But then this is the same life form that can reassemble from a small piece, and lose all its neurons but live. Re the latter feat, new findings may shed light:
From Science Daily:
Champion of regeneration, the freshwater polyp Hydra is capable of reforming a complete individual from any fragment of its body. It is even able to remain alive when all its neurons have disappeared. Researcher the University of Geneva (UNIGE), Switzerland, have discovered how: cells of the epithelial type modify their genetic program by overexpressing a series of genes, among which some are involved in diverse nervous functions.
“Epithelial cells do not possess typical neuronal functions. However, Hydra’s loss of neurogenesis induces epithelial cells to modify their genetic program accordingly, indicating that they are ready to assume some of these functions. These “naturally” genetically modified epithelial cells are thus likely to enhance their sensitivity and response to environmental signals, to partially compensate for the lack of nervous system,” explains Wanda Buzgariu, co-first author of the article. The detail of these new functions remains to be discovered, as well as how epithelial cells proceed to overexpress these genes and thus adapt their genetic program. More.
See also: Pond hydra makes use of light without having eyes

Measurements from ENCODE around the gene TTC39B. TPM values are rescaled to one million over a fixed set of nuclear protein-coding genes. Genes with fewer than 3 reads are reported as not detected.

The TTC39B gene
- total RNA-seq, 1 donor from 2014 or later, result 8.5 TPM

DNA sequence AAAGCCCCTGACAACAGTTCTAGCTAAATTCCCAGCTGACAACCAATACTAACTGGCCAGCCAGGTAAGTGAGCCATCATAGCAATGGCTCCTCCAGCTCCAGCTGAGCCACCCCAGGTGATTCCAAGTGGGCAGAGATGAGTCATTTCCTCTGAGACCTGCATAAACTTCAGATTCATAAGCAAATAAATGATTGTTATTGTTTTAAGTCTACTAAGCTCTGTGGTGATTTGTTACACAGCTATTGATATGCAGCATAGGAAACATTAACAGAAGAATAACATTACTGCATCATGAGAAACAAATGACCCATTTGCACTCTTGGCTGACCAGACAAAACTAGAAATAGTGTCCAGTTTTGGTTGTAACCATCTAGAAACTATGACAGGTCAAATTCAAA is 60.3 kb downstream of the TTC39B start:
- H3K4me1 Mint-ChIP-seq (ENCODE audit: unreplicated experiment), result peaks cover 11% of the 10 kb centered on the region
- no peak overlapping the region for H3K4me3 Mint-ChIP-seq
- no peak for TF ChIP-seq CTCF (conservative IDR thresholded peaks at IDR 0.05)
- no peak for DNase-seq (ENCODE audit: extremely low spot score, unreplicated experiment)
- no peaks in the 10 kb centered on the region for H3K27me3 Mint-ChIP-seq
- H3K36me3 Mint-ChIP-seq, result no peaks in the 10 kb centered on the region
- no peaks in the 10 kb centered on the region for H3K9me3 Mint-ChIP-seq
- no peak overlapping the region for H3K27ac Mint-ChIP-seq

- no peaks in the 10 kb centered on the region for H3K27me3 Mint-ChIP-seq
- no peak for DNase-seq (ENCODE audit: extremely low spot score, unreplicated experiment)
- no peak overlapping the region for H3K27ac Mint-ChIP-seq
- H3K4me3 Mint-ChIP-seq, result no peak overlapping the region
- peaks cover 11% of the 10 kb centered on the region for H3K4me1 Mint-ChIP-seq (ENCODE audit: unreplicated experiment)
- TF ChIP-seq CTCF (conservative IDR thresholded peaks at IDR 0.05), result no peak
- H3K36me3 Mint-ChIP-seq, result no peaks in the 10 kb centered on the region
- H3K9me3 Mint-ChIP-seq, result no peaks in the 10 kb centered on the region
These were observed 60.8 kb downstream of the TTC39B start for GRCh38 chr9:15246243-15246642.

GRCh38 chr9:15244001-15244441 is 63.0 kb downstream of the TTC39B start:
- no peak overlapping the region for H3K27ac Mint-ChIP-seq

Here’s the abstract:
Hydra continuously differentiates a sophisticated nervous system made of mechanosensory cells (nematocytes) and sensory–motor and ganglionic neurons from interstitial stem cells. However, this dynamic adult neurogenesis is dispensable for morphogenesis. Indeed animals depleted of their interstitial stem cells and interstitial progenitors lose their active behaviours but maintain their developmental fitness, and regenerate and bud when force-fed. To characterize the impact of the loss of neurogenesis in Hydra, we first performed transcriptomic profiling at five positions along the body axis. We found neurogenic genes predominantly expressed along the central body column, which contains stem cells and progenitors, and neurotransmission genes predominantly expressed at the extremities, where the nervous system is dense. Next, we performed transcriptomics on animals depleted of their interstitial cells by hydroxyurea, colchicine or heat-shock treatment. By crossing these results with cell-type-specific transcriptomics, we identified epithelial genes up-regulated upon loss of neurogenesis: transcription factors (Dlx, Dlx1, DMBX1/Manacle, Ets1, Gli3, KLF11, LMX1A, ZNF436, Shox1), epitheliopeptides (Arminins, PW peptide), neurosignalling components (CAMK1D, DDCl2, Inx1), ligand-ion channel receptors (CHRNA1, NaC7), G-Protein Coupled Receptors and FMRFRL. Hence epitheliomuscular cells seemingly enhance their sensing ability when neurogenesis is compromised. This unsuspected plasticity might reflect the extended multifunctionality of epithelial-like cells in early eumetazoan evolution. Open access – Y. Wenger, W. Buzgariu, B. Galliot. Loss of neurogenesis in Hydra leads to compensatory regulation of neurogenic and neurotransmission genes in epithelial cells. Philosophical Transactions of the Royal Society, November 2015 DOI: 10.1098/rstb.2015.0040
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